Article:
It's standing room only for some of the moms, dads, and tots who crowd into Dynasty Models on a recent Wednesday at a casting call for baby models. Over the crying and cooing, 39 adults listen intently as Dynasty owner Joe Freeman gives his 20-minute spiel about the baby modeling business. Freeman mentions the clients his models work for. A Baby Gap ad featuring Dynasty model Angelo hangs on the wall. After the presentation, parents meet with Freeman and his daughter Kimberly Yapp, manager of the baby division, for a quick assessment. Among the hopefuls is 15-month-old Kendrick Perkins Jr., son of Celtics center Kendrick Perkins. The tyke sports a formidable Afro and a calm demeanor. None of the parents - no matter how cherubic or precious their spawn - will hear if their child makes the cut today. Yapp always waits two days, till Friday, no later than 5 p.m., to relay the good news. And if the news isn't good, she doesn't call at all. "I don't intend to have one single little heart be broken today," Freeman says, "or one big heart be broken, either." Of course, there's another, more pragmatic reason for the delay, he says: "the safety and health of the agent." Translation: He doesn't want any parents freaking out if their child doesn't get signed.
The baby modeling scene in Boston may not be as active as it is in New York or Los Angeles, but it's steady and competitive enough to support divisions at agencies such as Dynasty Models on Newbury Street and Model Club in the South End. Local companies like L.L. Bean,
Baby divisions cover kids up to age 2 1/2 or 3 and the baby size 3T. Pay ranges from about $75 to $95 per hour, but shoots might only last a couple of hours. Dynasty also charges parents a one time marketing cost of $160 that covers the cost of duplicating photos (parents must update every three months), sending the photos out to clients and postage. The money isn't enough to sustain a family, Ayers says, but parents often say they invest the baby's earnings in 529 plans. "It's really sort of a keepsake thing, you can look back and say, 'Oh, you were on the package for this,' " says Shannon Mignault, a 29-year-old Manchester, N.H., resident whose 7-month-old daughter Ainsley is signed with Model Club Inc. She has a 2-year-old son who's too lively to work as a model.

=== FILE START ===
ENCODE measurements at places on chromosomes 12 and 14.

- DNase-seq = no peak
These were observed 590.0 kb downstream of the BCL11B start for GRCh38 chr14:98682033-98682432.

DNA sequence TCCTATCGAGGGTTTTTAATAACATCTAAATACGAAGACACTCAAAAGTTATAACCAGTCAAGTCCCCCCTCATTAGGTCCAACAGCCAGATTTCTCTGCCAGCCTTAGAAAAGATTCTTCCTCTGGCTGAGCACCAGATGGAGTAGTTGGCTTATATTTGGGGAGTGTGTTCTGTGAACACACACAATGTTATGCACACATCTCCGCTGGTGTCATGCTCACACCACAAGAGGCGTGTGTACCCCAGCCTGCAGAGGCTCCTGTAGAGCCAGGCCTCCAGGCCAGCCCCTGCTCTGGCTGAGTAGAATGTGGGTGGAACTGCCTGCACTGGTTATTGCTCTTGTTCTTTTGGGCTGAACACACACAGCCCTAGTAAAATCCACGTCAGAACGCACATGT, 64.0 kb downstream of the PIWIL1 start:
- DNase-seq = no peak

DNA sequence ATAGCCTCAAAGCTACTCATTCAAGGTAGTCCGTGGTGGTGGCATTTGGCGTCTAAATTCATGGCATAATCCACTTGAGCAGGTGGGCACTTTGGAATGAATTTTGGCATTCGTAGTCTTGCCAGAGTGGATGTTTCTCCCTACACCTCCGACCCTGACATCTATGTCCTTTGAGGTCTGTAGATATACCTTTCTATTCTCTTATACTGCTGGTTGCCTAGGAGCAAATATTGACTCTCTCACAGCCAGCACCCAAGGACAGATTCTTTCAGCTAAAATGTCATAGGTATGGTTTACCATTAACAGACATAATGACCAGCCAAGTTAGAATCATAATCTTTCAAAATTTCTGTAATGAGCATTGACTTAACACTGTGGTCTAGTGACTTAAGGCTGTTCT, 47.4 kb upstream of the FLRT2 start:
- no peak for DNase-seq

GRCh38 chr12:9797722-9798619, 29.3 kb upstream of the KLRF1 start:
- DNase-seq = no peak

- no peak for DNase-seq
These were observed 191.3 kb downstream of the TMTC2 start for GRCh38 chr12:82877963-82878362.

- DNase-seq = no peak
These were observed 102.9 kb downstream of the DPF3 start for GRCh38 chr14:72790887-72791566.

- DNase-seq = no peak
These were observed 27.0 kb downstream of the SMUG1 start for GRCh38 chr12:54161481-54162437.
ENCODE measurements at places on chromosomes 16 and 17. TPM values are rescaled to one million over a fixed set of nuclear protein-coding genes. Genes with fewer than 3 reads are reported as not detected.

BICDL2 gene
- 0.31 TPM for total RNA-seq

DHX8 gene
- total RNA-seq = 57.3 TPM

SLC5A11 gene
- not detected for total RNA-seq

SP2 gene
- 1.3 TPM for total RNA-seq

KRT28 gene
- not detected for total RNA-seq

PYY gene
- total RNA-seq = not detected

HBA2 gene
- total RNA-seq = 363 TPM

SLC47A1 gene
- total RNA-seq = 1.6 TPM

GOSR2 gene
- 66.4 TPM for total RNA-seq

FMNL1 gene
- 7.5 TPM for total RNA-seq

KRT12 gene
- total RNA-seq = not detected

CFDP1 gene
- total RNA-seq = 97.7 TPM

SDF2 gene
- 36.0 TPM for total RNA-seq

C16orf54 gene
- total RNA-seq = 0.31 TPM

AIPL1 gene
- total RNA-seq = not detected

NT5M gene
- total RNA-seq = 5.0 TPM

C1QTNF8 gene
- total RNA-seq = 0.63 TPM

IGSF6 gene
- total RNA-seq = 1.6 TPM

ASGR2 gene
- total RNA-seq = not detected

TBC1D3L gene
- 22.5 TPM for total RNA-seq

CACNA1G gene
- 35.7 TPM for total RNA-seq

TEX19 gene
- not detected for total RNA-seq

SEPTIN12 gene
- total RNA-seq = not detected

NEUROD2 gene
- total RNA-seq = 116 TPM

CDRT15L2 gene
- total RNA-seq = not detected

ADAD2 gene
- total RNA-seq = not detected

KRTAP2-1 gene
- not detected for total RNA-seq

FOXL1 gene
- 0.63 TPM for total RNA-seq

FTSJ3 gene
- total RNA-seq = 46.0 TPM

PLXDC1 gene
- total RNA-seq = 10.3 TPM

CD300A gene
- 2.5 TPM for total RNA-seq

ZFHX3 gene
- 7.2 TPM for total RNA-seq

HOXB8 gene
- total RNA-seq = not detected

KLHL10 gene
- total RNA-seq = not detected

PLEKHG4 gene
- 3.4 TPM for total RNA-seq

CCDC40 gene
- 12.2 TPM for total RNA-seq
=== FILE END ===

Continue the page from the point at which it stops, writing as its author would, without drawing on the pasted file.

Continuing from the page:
"My husband and I have talked about doing it only until they're 3," Mignault said. "If they get older and it's something they're interested in, then by all means. But we don't want to push them into making money." Not every parent is so laissez-faire. One mother Ayers met quit her job to accompany her child to a photo shoot because, he says, "she thought it was her child's destiny to be a star." Mignault admitted she was the quintessential stressed-out mom during Ainsley's first shoot for Summer Infant in September. As the photographer took photos, Mignault stood nearby trying to get Ainsley to put her feet down and to stop sucking her thumb, much to the chagrin of the creative team.